A pregnant moment in intellectual history occurs when H.G. Wells’s Time Traveller (“for so it will be convenient to speak of him”) gathers his friends around the drawing room fire to explain that everything they know about time is wrong. This after-dinner conversation marked something of a watershed, more telling than young Wells, who had never even published a book before The Time Machine, imagined just before the turn of the twentieth century.
What is time? Nothing but a fourth dimension, after length, breadth, and thickness. “Through a natural infirmity of the flesh,” the cheerful host explains, “we incline to overlook this fact.” The geometry taught in school needs revision. “Now, it is very remarkable that this is so extensively overlooked…. There is no difference between Time and any of the three dimensions of Space except that our consciousness moves along it.”
Wells didn’t make this up. It was in the air, the kind of thing bruited by students in the debating society of the Royal College of Science. But no one had made the case as persuasively as he did in 1895, by way of trying to gin up a plausible plot device in a piece of fantastic storytelling. Albert Einstein was then just a boy at gymnasium. Not till 1908 did the German mathematician Hermann Minkowski announce his “radical” idea that space and time were a single entity: “Henceforth space by itself, and time by itself, are doomed to fade away into mere shadows, and only a kind of union of the two will preserve an independent reality.”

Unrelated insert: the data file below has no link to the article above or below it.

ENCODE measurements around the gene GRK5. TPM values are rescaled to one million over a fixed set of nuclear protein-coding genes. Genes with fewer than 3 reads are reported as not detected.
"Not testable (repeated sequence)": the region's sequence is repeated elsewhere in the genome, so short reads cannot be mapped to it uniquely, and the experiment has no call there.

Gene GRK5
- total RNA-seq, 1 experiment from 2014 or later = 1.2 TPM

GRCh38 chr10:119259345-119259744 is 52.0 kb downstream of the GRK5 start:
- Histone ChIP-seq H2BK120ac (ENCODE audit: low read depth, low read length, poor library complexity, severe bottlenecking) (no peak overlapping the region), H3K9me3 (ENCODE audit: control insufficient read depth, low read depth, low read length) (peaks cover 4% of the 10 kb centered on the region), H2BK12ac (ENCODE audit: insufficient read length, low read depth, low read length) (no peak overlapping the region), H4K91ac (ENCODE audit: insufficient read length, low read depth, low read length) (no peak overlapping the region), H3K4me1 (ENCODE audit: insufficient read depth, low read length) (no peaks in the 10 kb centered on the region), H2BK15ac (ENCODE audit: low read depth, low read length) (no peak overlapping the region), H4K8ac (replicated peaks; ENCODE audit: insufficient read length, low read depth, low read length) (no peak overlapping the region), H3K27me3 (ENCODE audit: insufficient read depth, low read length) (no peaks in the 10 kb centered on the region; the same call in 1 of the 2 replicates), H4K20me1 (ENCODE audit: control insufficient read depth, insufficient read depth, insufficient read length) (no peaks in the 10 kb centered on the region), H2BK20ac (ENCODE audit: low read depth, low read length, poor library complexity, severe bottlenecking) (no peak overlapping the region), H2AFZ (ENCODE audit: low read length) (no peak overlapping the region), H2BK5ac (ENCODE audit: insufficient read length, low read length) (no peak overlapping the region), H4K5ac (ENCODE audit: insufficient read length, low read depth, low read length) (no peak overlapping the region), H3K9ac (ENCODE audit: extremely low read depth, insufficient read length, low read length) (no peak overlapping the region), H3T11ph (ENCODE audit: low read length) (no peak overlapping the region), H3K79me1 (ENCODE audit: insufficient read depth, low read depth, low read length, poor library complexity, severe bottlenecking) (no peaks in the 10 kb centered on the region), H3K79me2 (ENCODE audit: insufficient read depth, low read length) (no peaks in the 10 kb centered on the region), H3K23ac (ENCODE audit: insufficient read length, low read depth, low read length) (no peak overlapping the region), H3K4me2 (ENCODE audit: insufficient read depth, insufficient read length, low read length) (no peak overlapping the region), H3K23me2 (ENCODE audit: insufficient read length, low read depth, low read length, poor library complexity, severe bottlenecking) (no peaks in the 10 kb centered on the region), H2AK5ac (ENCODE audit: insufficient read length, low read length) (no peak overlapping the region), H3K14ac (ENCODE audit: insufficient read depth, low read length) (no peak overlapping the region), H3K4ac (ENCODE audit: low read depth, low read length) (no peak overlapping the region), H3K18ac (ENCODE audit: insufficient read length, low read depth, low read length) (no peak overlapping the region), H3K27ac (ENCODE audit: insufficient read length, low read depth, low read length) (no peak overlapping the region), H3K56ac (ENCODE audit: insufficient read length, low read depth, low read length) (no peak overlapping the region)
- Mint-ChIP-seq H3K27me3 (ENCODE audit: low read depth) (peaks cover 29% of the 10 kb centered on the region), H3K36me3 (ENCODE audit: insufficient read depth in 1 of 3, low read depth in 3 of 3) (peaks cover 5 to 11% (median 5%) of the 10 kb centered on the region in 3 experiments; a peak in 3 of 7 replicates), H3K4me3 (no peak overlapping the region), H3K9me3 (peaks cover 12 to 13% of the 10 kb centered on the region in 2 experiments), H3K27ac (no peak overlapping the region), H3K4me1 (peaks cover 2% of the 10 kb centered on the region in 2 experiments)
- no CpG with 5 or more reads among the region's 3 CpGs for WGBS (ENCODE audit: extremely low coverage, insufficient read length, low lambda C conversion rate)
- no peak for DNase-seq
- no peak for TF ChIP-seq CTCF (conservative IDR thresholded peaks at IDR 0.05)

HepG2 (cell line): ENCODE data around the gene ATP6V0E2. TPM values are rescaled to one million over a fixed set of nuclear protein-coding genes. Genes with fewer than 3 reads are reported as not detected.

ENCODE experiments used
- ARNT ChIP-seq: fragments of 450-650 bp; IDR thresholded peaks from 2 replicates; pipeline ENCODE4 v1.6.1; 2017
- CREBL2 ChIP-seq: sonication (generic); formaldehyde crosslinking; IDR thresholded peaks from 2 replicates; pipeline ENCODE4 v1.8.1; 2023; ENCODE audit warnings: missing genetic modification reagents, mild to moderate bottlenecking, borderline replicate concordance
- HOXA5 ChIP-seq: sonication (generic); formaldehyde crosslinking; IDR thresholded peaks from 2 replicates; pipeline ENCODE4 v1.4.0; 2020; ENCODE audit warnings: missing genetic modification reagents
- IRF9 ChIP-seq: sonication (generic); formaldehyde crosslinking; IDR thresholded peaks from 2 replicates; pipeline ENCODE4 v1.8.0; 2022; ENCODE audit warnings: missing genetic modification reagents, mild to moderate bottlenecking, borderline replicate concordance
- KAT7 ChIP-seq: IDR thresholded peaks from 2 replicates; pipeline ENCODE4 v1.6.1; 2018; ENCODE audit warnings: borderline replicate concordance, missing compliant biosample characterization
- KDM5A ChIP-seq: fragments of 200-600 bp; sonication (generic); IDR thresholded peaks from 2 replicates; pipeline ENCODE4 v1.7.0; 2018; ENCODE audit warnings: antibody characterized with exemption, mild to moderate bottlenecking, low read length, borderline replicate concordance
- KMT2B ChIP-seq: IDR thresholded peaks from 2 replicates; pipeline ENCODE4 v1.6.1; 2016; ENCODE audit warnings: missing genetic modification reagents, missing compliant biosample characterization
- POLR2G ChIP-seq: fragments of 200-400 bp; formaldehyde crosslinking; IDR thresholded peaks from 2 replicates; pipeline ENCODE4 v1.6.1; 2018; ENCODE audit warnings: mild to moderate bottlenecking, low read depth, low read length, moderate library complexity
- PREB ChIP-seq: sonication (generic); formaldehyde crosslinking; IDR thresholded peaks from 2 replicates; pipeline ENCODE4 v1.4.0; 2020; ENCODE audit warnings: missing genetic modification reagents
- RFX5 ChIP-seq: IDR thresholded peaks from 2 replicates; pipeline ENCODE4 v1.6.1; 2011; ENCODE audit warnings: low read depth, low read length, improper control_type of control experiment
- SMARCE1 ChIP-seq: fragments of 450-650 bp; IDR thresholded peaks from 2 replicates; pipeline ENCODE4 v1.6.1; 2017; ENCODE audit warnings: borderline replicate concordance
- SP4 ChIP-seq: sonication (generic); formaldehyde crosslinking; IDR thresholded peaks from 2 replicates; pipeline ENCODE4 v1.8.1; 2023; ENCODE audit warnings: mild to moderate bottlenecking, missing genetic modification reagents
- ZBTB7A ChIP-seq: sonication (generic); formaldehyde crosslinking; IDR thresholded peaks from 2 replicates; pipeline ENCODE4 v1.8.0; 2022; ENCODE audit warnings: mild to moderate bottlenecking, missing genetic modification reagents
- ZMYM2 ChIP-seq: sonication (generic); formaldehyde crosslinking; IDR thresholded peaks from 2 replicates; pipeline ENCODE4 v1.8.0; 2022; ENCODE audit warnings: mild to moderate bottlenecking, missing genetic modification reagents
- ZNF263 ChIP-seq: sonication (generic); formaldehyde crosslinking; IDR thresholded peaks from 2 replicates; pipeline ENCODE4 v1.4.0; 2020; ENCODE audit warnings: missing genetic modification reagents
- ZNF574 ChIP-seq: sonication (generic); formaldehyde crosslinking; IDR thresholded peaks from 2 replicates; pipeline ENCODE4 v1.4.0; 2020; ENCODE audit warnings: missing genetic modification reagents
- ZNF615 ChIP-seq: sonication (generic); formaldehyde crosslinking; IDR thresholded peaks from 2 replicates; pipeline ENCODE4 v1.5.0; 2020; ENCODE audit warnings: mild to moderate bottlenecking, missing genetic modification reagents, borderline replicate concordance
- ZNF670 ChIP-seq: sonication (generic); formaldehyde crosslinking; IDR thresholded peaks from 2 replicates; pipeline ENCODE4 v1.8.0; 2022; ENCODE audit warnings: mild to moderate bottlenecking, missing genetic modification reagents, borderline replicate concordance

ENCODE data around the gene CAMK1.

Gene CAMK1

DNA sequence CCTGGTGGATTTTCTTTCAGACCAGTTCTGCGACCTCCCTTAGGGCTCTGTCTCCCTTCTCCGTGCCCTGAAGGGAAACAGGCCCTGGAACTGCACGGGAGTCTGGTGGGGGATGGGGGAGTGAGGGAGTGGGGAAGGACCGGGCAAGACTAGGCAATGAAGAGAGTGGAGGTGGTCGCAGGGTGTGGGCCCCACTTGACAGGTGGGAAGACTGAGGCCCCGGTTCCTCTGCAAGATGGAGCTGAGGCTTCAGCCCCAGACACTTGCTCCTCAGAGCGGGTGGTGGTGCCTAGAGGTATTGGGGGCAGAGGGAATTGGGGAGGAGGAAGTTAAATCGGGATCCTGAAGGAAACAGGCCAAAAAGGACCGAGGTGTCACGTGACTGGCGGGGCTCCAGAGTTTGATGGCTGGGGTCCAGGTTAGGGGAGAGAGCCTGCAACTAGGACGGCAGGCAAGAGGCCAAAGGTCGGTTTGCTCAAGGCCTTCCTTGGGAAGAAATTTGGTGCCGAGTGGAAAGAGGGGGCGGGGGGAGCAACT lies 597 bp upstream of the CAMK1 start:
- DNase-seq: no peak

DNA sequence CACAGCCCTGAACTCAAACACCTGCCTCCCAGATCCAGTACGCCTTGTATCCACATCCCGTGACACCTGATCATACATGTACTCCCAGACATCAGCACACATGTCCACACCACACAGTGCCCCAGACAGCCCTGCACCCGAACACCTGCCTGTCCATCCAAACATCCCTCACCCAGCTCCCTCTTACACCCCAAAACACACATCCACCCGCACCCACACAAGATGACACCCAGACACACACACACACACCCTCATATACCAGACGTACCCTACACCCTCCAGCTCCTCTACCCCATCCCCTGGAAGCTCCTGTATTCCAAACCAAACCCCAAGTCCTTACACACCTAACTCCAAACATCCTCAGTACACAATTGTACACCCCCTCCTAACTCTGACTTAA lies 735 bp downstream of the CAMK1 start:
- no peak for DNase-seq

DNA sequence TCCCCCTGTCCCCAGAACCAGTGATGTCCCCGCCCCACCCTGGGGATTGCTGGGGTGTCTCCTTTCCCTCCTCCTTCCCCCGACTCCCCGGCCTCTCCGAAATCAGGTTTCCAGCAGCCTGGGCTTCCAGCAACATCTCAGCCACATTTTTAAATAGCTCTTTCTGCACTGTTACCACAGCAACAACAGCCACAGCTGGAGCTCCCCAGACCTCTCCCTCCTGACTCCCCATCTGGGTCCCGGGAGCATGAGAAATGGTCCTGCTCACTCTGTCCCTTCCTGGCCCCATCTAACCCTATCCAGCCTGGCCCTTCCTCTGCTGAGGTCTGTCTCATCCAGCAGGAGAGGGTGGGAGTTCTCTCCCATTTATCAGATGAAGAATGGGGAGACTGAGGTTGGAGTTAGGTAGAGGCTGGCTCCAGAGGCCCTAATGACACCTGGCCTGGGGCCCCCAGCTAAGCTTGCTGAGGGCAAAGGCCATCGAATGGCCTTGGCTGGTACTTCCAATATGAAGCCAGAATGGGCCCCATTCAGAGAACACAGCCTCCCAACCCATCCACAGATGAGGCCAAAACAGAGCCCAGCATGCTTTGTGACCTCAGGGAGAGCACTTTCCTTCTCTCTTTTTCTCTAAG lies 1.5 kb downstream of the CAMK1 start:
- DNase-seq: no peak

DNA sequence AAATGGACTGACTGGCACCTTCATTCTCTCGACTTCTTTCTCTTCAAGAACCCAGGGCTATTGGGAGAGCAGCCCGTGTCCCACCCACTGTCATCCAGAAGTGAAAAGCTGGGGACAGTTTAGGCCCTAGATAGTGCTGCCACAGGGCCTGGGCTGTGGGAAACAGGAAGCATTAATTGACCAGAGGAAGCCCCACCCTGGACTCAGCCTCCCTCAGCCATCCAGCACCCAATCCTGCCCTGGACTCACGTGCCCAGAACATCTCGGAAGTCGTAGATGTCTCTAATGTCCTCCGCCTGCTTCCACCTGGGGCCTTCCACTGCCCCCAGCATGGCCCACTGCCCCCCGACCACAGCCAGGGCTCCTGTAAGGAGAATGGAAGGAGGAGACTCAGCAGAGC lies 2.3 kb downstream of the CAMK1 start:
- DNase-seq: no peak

So spacetime was born. In spacetime all events are baked together, a four-dimensional continuum. Past and future are no more privileged than left and right or up and down. The time dimension only looks special for the reason Wells mentioned: our consciousness is involved. We have a limited perspective. At any instant we see only a slice of the loaf, a puny three-dimensional cross-section of the whole. For the modern physicist, reality is the whole thing, past and future joined in a single history. The sensation of now is just that, a sensation, and different for everyone. Instead of one master clock, we have clocks in multitudes. And other paraphernalia, too: light cones and world lines and time-like curves and other methods for charting the paths of light and objects through this four-dimensional space. To say that the spacetime view of reality has empowered the physicists of the past century would be an understatement.
Philosophers like it, too. “I conclude that the problem of the reality and the determinateness of future events is now solved,” wrote Hilary Putnam in 1967.